Greek civilization was built on solid foundation and led by skillful leaders that created the traditional customs and values that are still observed by modern societies. This is part of why the Greek civilization thrived and has been replicated by much of the world. One of the factors that influenced the developments of Greek civilization is its geography. The geographical features of ancient of Greece had an impact on its political, cultural, economic, and social growth. Three geographical features that affected Greece the most included the mountains, the seas, and the climate. They made the Greeks more independent. There is very limited arable land in Greece. The Ancient Greeks became very proficient sea travelers and developed colonies all over the Mediterranean Sea to increase their food supply. Because of the geography, the Greeks were regional cultures that developed into independent city-states.
Greece is a mountainous country, with almost seventy to eighty percent of the country covered with mountains. Because mountains cut off the Greek, this led to the formation of city-states. There was limited interaction and unity of the city-states. Rivers also made boundaries. Such physical barriers prevented a unified Greece. Because the country was composed of mountains, islands, and small farming valleys, this created natural divides and boundaries of the people into small population centers with their own language, religions, and traditions. The distance between city-states, clothing, trade, and democracy was amongst some of the things that were influenced by the geography of Ancient Greece. A positive that came from the mountainous terrain is that it contributed to the preservation of the Greek culture. Because of the mountains, the people of ancient Greece were isolated to their area resulting in rare interactions with other cultures. Unfortunately, it also obstructed the development of a unified, centralized system of government.
The sea became a vital part of the Greek society. There were hundreds of bays, skilled sailors, and excellent shipbuilders, and trade of olive oil, wine, and marble for grains, metals, and ideas, technology, and philosophies were common trade items. The Greeks were able to adapt the Phoenician alphabet, which later becomes the basis for all western alphabets. It also promoted democracy. During the Persian wars, the Greeks used the seas and their sailing abilities to their advantage. Although the sea encouraged trade, the mountainous terrain enabled absolute rulers to gain power, ultimately leading to the demise of the Ancient Greek democracy and thus creating warmongers.
The Greek lived in a temperate, Mediterranean climate. This allowed them to enjoy outdoor life in their city-states, interact with each other, and organize outdoor activities. They enjoyed athletic competitions, public gatherings, art shows, and meetings which allowed them to cultivate their rich and distinctive Greek culture. Because the climate throughout the Greek area was the same, Greek colonists could spread throughout the countryside without having to significantly change their way of life, resulting in the spread of Hellenistic culture. Colonization also instilled a strong feeling of individualism and humanism, which also led to the rise of democracy in Greece. Winters were mild and wet, and they were able to grow grapes and olives. Summers were warm and dry. Grapes and olives were one of the few plants that could survive droughts. Mountains cover seventy-five percent of Greece. The land was difficult to cultivate, and the sea surrounded Greece. This made them turn to trade to get what they could not grow. They were also able to bring back innovative ideas from other cultures that they traded with.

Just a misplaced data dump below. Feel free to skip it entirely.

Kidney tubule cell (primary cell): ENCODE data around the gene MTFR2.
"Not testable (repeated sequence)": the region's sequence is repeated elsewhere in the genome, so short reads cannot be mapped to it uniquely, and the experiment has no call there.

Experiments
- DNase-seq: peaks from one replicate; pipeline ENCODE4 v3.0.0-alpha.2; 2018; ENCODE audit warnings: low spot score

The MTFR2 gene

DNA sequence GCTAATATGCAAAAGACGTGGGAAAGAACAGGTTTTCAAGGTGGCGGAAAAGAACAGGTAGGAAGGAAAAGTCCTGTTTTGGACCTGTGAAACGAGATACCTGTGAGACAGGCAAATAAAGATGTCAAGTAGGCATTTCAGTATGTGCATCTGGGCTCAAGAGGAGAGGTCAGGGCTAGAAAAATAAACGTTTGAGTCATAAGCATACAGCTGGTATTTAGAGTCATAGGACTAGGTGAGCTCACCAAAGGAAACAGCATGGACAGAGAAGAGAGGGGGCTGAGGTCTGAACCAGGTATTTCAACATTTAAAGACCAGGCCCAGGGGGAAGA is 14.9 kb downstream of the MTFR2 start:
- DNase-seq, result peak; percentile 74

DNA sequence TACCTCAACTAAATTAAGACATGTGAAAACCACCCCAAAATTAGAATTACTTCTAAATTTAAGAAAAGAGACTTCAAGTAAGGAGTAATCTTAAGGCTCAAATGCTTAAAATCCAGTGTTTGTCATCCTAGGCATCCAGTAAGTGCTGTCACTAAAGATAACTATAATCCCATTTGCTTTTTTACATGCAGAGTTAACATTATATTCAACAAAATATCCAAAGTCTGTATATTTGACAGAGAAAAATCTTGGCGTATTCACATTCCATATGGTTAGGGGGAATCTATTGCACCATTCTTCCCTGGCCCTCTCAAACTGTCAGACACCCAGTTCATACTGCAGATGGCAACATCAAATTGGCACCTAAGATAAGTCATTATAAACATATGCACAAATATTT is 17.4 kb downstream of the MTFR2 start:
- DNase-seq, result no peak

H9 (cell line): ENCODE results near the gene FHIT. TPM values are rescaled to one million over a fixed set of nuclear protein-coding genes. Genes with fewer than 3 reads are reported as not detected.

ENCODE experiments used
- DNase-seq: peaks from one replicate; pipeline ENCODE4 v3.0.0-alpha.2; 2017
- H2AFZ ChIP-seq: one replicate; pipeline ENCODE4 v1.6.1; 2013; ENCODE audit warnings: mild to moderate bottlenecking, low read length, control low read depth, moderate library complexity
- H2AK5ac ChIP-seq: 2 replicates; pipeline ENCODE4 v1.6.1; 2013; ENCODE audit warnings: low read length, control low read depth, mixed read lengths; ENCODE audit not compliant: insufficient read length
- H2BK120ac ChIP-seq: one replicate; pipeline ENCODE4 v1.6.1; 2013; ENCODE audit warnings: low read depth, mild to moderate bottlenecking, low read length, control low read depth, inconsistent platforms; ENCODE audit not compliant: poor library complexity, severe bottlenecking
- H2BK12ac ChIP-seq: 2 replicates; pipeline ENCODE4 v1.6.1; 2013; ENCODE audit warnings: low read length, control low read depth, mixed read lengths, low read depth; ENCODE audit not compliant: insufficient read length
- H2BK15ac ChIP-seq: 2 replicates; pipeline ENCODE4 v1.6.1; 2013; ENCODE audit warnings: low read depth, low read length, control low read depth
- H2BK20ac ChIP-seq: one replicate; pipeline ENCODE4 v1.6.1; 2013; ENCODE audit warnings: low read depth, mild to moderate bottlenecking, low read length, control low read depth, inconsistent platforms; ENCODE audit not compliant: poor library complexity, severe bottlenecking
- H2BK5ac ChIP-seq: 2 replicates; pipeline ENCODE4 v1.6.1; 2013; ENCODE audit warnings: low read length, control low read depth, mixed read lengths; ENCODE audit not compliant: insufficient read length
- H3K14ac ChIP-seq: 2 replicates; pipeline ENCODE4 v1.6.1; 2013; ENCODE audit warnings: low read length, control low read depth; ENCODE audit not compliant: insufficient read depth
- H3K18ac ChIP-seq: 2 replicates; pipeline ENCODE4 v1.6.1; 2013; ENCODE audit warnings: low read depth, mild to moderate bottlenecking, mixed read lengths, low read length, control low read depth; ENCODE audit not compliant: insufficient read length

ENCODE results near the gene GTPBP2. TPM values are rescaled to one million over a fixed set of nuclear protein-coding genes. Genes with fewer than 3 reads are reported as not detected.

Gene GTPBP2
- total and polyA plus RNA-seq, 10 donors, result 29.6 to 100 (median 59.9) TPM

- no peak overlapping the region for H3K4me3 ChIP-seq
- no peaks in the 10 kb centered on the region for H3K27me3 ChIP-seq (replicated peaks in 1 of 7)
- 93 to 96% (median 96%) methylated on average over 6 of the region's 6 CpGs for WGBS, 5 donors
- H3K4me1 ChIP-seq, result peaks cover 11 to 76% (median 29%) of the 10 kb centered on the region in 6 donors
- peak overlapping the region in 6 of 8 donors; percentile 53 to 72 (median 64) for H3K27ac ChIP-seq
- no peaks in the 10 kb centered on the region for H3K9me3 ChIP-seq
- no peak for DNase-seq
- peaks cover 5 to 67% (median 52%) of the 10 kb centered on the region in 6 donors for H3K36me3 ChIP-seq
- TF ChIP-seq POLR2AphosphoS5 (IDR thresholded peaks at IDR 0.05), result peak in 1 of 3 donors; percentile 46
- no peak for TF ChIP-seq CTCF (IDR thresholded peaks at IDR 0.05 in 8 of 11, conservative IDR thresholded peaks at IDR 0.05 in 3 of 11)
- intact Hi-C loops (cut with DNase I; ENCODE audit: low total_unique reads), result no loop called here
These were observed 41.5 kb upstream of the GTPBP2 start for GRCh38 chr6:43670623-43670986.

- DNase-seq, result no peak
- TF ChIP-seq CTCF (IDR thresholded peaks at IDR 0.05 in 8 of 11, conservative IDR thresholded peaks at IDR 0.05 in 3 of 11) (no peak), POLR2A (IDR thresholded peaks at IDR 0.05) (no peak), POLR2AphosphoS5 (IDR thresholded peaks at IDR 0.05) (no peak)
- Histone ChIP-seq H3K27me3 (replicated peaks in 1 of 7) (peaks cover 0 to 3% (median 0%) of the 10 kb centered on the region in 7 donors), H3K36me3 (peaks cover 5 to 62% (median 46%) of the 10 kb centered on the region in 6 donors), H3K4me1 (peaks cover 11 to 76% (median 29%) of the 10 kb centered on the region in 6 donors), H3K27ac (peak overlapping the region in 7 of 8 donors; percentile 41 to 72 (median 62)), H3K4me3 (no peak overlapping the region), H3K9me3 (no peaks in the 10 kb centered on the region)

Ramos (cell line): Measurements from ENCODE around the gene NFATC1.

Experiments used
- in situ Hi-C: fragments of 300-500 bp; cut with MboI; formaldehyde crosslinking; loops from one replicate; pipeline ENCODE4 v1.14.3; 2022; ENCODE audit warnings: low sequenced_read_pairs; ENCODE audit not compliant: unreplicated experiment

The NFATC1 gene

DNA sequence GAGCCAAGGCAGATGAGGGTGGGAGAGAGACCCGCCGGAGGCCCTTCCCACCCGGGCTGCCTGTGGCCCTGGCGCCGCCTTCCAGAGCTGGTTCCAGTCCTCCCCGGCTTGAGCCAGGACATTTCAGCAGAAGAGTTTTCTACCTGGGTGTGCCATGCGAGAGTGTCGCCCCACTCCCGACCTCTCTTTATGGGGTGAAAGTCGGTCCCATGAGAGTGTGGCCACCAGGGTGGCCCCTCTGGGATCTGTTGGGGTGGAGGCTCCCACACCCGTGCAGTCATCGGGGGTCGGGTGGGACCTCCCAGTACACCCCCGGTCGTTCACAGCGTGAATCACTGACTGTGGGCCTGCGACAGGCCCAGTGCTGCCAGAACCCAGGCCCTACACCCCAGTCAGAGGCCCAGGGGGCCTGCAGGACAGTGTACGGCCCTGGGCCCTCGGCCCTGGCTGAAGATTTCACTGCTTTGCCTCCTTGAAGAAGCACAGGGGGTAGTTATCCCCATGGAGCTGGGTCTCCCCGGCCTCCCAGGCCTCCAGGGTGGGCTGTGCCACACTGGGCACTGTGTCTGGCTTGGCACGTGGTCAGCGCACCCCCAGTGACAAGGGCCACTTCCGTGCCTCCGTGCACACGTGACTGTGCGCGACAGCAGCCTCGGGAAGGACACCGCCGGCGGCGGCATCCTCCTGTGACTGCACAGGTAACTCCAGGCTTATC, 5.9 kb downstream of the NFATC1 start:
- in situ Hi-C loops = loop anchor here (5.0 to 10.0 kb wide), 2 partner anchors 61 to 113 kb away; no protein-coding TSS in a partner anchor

Essentially, geography affected the Ancient Greeks’ lifestyles in many ways. Greece was settled in a rocky, mountainous area, so it was difficult to grow crops. They could plant olive trees using step farming, so they used olive oil in much of their daily life. Because they didn’t grow much food, many city-states traded with other regions. Some also started colonies in Asia Minor where colonists grew crops and sent them back to their patron city-state. The geography also affected the Greeks’ relationships with other city-states. The mountains were treacherous to travel through, and journeys were hard when carrying supplies. There were inns, but they provided no nourishment, only shelter. In addition, the rocky paths could shatter a cartwheel and leave a party stranded, open to attack from bandits. Journey by sea was equally difficult. There were no methods for navigation, so sailors traveled close to shore, where they risked their boat crashing into rocks or becoming stranded in shallow waters. To keep sight of land, they could only travel by day, making the journeys long and tiring. If they traveled by night, they could lose their way or become shipwrecked during one of the frequently passing storms. Because travel was so difficult, most Greeks stayed in their own city-state, and did not mingle with others. But instead of being all disadvantage, the Greeks used the limitations to create stronger, more well-developed communities. They used what they had, like the seas, to connect with the rest of the world. The seas provided the Greeks with a much wider perspective about other peoples and cultures and encouraged them to properly use their limited resources. Therefore, geography was a major factor in shaping the ancient Greek civilization.